## Balanced sections,under reinforced section and over reinforced section

### Balanced Sections

A balanced sections is that in which stress in concrete and steel reach their permissible value at the same time. This means that stress diagram is as shown in Fig. 2.6(b). The percentage of steel corresponding to this section is called as balanced steel and the neutral axis is called as critical neutral axis nc

$\frac {m.\sigma_{cbc}}{\sigma_{st}}=\frac {n_{c}}{d-n_{c}}$

For a balanced sections, the moment of resistance is calculated as under :

$M _{B}=\frac{\sigma _{cbc}}{2}b.n _{c}\left ( d-\frac{n _{c}}{3} \right )=Rbd^{2}$

### Under Reinforced Section

In an under reinforced section, the percentage of steel provided is less than that provided in balanced section. So the actual neutral axis will shift upwards i.e., nc > n as shown in Fig. 2.6(c). In under reinforced section, the stress in steel first reaches it permissible value, while the concrete is under stressed. The moment of resistance of this section is calculated as

$M _{r}=\sigma _{st}.A _{st}\left ( d-\frac{n}{3} \right )$

The various features of under reinforced section are as follows :

(i)        Steel is fully stressed while concrete not (i.e., stress in steel is σst (permissible) but stress in concrete is less than σcbc

(ii)       The actual neutral axis lies above the critical neutral axis (n < nc).

(iii)     The percentage of steel is less than the balanced section hence the section is economical.

(iv)      Ductile failure.

(v)       The moment of resistance is less than balanced section.

In under reinforced section, the failure is ductile because steel fails first and sufficient warning is given before collapse. Due to ductile failure and economy, the under-reinforced sections are preferred by designers.

### Over Reinforced Section

In an over reinforced section the percentage of steel provided is greater than the balanced section. So the actual neutral axis shift downward i.e., n>nc [Fig. 2.6(d)]. In this section, stress in concrete reaches its permissible value while steel is not fully stressed. Concrete is brittle and it fails by crushing suddenly. As steel is not fully utilised, the over reinforced section is uneconomical (steel is much costlier than concrete). The various features of over reinforced s section are :

(i)        Concrete is fully stressed while steel is not (i.e., the stress in concrete is at its permissible value σcbc but stress in steel is less than σst).

(ii)       The actual neutral axis is below the critical neutral axis i.e., n > nc.

(iii)     The percentage of steel is more than the balanced section, so the section is uneconomical.

(iv)      Sudden failure.

(v)       The moment of resistance of over-reinforced section is calculated as

$M _{r}=\frac{1}{2}\sigma _{cbc}b.n\left ( d-\frac{n}{3} \right )$

A beam bends under bending moment, resulting in a small curvature. At the outer face (tensile face) of the curvature the concrete experiences tensile stress, while at the inner face (compressive face) it experiences compressive stress.

### Definition of beam

#### Singly reinforced beam

A singly reinforced beam is one in which the concrete element is only reinforced near the tensile face and the reinforcement, called tension steel, is designed to resist the tension.

#### Doubly reinforced beam

A doubly reinforced beam is one in which besides the tensile reinforcement the concrete element is also reinforced near the compressive face to help the concrete resist compression. The latter reinforcement is called compression steel. When the compression zone of a concrete is inadequate to resist the compressive moment (positive moment), extra reinforcement has to be provided if the architect limits the dimensions of the section.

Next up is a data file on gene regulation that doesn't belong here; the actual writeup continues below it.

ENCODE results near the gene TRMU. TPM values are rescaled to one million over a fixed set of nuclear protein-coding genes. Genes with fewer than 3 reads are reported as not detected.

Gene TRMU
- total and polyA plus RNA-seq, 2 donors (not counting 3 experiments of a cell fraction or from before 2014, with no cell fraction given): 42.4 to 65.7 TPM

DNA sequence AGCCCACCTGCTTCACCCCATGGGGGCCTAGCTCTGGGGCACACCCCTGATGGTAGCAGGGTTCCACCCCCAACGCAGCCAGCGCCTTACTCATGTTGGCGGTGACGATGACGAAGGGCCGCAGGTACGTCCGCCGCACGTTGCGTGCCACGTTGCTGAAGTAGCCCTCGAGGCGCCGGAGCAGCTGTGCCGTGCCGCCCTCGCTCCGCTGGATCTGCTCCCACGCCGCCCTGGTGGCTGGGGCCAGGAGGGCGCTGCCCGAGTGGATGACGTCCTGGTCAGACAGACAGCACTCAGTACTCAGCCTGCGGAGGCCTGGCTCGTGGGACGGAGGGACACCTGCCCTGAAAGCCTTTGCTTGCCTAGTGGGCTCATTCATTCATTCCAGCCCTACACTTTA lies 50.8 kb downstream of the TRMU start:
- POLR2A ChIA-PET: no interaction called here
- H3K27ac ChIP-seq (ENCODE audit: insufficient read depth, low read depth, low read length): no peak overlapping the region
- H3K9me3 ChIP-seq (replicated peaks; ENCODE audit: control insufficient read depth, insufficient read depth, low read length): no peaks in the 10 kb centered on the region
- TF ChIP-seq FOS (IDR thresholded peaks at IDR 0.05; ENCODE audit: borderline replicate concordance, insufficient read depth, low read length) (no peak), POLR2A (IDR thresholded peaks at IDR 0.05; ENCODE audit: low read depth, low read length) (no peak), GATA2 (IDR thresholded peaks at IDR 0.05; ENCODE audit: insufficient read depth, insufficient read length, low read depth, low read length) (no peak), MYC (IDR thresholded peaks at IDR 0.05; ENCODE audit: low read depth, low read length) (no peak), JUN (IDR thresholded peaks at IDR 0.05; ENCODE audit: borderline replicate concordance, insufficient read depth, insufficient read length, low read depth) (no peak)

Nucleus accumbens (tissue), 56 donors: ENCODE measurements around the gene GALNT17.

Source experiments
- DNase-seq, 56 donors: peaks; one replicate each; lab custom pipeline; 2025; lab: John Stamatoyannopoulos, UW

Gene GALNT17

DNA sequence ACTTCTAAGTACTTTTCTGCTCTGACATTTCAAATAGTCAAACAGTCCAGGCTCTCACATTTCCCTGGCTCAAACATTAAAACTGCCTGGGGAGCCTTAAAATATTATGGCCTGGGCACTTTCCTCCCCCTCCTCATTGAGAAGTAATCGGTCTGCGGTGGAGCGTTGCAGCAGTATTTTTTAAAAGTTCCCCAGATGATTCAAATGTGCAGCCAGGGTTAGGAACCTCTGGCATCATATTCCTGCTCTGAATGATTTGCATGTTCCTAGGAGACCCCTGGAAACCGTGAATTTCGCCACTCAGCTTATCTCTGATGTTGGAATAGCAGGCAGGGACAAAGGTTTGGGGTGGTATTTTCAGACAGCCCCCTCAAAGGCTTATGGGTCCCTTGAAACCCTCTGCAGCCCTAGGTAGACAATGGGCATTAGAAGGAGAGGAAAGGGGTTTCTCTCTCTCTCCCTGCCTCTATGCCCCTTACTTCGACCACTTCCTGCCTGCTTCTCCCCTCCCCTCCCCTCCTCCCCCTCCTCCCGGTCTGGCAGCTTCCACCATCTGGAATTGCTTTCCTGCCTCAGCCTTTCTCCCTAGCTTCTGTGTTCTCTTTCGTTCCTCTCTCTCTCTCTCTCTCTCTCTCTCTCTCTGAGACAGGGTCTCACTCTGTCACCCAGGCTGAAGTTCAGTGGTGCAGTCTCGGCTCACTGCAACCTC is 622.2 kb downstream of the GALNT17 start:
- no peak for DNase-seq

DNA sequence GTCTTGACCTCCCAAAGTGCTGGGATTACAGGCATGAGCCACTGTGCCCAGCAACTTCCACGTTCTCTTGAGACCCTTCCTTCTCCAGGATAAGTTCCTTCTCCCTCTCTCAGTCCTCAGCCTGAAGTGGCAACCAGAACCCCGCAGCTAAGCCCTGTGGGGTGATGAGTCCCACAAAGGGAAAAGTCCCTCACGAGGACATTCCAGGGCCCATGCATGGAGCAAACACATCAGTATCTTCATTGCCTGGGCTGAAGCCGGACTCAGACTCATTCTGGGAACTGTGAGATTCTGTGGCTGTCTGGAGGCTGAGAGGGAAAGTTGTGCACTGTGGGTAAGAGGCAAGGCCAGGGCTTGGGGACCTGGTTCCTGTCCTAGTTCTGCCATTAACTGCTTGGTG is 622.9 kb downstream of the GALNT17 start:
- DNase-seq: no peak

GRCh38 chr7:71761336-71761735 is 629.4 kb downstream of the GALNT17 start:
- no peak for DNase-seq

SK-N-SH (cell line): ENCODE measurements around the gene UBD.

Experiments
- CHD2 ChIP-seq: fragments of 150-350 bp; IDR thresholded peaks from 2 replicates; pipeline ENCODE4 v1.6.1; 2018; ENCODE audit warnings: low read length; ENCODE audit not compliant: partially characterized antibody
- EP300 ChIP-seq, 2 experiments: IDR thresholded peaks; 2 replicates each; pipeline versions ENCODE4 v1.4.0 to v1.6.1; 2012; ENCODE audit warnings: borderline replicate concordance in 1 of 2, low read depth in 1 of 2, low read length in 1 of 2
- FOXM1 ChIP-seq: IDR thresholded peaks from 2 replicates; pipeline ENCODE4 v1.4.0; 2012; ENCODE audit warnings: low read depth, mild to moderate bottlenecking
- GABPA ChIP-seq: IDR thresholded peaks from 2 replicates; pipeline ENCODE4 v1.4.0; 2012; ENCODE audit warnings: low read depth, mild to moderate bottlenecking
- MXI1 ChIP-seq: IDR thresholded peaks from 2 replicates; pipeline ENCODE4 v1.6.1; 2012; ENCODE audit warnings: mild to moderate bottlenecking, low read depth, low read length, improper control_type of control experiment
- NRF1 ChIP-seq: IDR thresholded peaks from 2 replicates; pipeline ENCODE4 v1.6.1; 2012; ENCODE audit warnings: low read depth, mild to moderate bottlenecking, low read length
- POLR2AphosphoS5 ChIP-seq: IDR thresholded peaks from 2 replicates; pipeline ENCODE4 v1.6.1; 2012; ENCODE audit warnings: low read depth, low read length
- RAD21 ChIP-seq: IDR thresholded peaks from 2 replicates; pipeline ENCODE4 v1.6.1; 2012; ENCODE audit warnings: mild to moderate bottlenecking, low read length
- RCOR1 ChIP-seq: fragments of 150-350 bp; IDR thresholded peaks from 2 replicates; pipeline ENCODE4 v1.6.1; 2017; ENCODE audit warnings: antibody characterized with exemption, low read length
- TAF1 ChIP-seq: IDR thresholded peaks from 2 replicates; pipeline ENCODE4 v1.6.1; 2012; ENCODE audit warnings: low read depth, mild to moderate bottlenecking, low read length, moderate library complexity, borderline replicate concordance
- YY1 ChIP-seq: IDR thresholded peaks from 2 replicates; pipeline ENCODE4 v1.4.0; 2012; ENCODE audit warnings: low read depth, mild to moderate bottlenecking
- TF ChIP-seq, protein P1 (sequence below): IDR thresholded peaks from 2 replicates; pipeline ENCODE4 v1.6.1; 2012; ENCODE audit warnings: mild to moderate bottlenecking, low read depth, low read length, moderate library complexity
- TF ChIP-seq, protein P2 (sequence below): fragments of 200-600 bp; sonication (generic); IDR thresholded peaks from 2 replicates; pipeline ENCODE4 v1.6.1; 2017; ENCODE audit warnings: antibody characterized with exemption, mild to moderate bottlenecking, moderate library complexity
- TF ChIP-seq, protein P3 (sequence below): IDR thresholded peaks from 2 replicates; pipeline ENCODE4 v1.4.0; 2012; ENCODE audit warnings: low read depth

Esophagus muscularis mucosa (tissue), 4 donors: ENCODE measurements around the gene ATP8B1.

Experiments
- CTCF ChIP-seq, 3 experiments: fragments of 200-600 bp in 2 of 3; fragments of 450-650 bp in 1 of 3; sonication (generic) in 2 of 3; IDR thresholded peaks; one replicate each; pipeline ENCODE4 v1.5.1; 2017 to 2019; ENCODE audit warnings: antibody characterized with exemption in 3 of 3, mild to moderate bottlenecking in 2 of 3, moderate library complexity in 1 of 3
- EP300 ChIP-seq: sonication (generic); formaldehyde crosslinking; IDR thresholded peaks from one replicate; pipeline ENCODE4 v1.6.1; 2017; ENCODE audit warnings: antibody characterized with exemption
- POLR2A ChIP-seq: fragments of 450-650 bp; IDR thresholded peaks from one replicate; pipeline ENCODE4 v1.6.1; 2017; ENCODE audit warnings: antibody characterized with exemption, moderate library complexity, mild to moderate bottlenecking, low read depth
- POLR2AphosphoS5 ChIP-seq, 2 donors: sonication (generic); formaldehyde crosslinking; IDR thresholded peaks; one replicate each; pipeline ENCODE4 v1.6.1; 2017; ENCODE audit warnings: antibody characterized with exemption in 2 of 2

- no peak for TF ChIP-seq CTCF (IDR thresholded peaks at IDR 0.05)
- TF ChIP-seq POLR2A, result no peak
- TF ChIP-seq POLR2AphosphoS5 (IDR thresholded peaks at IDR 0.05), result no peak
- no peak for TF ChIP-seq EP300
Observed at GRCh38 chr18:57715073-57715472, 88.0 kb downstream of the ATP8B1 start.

#### Under-reinforced beam

An under-reinforced beam is one in which the tension capacity of the tensile reinforcement is smaller than the combined compression capacity of the concrete and the compression steel (under-reinforced at tensile face). When the reinforced concrete element is subject to increasing bending moment, the tension steel yields while the concrete does not reach its ultimate failure condition. As the tension steel yields and stretches, an “under-reinforced” concrete also yields in a ductile manner, exhibiting a large deformation and warning before its ultimate failure. In this case the yield stress of the steel governs the design.

#### Over-reinforced beam

An over-reinforced beam is one in which the tension capacity of the tension steel is greater than the combined compression capacity of the concrete and the compression steel (over-reinforced at tensile face). So the “over-reinforced concrete” beam fails by crushing of the compressive-zone concrete and before the tension zone steel yields, which does not provide any warning before failure as the failure is instantaneous.

#### balanced-reinforced beam

A balanced-reinforced beam is one in which both the compressive and tensile zones reach yielding at the same imposed load on the beam, and the concrete will crush and the tensile steel will yield at the same time. This design criterion is however as risky as over-reinforced concrete, because failure is sudden as the concrete crushes at the same time of the tensile steel yields, which gives a very little warning of distress in tension failure.

Steel-reinforced concrete moment-carrying elements should normally be designed to be under-reinforced so that users of the structure will receive warning of impending collapse.

#### Characteristic strength

The characteristic strength is the strength of a material where less than 5% of the specimen shows lower strength.

#### Design strength or nominal strength

The design strength or nominal strength is the strength of a material, including a material-safety factor. The value of the safety factor generally ranges from 0.75 to 0.85 in Permissible stress design.